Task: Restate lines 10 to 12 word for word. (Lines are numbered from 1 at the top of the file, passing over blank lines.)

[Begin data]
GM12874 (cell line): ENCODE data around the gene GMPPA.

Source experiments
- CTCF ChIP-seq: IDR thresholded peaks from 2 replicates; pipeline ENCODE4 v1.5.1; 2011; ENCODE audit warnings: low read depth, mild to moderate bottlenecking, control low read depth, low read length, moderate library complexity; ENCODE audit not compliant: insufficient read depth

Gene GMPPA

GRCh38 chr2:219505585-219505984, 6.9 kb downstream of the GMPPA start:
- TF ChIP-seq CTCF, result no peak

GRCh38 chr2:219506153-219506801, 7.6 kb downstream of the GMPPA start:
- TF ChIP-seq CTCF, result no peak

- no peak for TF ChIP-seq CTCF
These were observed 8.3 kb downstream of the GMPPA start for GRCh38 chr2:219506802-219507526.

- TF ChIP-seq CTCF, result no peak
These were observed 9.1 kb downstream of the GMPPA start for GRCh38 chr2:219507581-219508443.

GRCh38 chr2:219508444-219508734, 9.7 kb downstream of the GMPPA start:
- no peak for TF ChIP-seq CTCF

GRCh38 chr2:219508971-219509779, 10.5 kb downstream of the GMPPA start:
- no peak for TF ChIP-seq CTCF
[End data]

These were observed 8.3 kb downstream of the GMPPA start for GRCh38 chr2:219506802-219507526.

- TF ChIP-seq CTCF, result no peak
These were observed 9.1 kb downstream of the GMPPA start for GRCh38 chr2:219507581-219508443.